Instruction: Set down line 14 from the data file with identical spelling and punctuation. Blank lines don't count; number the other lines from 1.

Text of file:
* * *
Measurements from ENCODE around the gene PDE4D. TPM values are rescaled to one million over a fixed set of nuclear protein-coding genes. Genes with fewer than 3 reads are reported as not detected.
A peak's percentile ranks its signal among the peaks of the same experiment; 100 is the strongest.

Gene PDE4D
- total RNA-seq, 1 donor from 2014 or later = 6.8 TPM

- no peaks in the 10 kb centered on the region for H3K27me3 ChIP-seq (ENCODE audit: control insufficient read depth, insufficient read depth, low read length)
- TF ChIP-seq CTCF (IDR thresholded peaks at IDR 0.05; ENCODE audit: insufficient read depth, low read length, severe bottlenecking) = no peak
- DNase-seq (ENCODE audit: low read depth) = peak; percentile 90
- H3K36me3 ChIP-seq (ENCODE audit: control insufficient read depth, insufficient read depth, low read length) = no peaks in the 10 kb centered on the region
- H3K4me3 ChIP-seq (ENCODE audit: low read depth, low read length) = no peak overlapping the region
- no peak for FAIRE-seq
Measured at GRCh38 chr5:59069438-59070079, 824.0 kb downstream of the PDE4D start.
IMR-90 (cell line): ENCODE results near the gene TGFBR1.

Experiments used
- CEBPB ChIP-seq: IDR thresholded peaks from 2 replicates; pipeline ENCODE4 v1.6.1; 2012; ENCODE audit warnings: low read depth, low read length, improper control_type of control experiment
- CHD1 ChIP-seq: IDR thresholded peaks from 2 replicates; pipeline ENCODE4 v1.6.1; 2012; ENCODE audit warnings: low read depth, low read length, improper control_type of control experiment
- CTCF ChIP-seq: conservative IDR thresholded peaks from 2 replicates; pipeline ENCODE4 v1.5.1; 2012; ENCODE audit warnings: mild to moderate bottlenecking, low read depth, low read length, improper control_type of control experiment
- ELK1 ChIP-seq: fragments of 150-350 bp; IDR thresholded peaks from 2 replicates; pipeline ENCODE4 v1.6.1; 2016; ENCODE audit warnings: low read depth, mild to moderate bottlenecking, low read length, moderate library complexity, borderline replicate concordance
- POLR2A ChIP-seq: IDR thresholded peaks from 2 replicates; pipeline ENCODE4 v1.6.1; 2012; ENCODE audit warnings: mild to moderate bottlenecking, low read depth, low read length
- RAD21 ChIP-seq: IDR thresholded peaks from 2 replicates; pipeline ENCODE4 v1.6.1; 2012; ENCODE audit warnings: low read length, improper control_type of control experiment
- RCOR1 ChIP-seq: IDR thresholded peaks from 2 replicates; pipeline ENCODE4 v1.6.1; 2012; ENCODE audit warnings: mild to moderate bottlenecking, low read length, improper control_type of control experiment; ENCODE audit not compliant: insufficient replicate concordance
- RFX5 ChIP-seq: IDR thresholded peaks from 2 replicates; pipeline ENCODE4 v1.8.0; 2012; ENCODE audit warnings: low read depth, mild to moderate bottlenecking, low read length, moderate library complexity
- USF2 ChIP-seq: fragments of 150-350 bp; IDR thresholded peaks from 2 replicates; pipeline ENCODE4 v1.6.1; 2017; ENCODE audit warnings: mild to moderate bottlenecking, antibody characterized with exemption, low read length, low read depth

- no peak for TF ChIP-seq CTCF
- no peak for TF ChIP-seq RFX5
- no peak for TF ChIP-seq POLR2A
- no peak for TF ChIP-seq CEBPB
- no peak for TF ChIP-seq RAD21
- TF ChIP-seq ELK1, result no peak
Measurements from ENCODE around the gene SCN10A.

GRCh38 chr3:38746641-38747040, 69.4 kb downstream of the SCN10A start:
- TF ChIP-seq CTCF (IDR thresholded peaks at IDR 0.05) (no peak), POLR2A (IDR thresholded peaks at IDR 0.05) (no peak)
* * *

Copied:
- CEBPB ChIP-seq: IDR thresholded peaks from 2 replicates; pipeline ENCODE4 v1.6.1; 2012; ENCODE audit warnings: low read depth, low read length, improper control_type of control experiment